Tag Archives: Petronius

Weird hair, mushrooms, showers, and laughing girls

In Petronius‘ Satyricon, Eumolpus, drunk and trying to make fun of balding people and criminals, eventually bursts out in an ode about hair: (ch. 109, vv. 7–13): Infelix, modo crinibus nitebas Phoebo pulchrior et sorore Phoebi. At nunc levior aere … Continue reading

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Worth a fart(h)ing?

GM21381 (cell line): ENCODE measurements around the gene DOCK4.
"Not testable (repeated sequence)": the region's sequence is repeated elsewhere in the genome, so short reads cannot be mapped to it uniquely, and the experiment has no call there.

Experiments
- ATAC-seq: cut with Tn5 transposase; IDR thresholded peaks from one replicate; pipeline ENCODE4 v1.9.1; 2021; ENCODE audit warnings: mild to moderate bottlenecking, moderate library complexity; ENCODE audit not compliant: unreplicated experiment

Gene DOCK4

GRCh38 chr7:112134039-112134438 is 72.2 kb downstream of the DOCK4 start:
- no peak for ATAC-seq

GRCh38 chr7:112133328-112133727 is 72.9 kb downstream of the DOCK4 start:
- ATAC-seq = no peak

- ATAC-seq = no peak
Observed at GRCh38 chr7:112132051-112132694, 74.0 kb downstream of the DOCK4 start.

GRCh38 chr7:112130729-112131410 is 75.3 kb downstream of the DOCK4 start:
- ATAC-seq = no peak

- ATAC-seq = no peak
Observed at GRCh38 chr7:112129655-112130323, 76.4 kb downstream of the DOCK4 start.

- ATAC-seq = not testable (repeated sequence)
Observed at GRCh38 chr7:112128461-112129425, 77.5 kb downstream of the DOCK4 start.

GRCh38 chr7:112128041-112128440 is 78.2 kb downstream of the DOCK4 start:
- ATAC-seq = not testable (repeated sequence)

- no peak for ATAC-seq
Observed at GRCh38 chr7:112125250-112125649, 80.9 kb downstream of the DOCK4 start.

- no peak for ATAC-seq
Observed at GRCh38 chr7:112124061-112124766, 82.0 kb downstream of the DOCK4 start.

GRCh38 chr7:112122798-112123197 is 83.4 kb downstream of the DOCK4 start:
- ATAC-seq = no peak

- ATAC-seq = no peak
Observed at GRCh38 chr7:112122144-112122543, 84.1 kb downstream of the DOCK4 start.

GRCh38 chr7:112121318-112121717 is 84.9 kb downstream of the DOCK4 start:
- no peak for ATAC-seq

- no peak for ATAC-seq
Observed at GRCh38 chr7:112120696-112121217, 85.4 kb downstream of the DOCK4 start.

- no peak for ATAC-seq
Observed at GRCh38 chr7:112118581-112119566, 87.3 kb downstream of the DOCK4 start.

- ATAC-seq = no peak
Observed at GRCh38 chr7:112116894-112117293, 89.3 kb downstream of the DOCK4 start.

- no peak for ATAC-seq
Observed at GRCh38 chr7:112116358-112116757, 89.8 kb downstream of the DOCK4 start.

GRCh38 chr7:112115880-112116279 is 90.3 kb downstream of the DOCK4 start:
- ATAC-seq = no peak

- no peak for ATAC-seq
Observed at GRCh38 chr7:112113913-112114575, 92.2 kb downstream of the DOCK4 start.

There are many things one may say about Petronius‘ famous Neronian-era novel Satyricon; that it shows much sympathy for Rome’s lower and lowest social classes, however, or for those who managed to escape their social predicament and reached a certain … Continue reading

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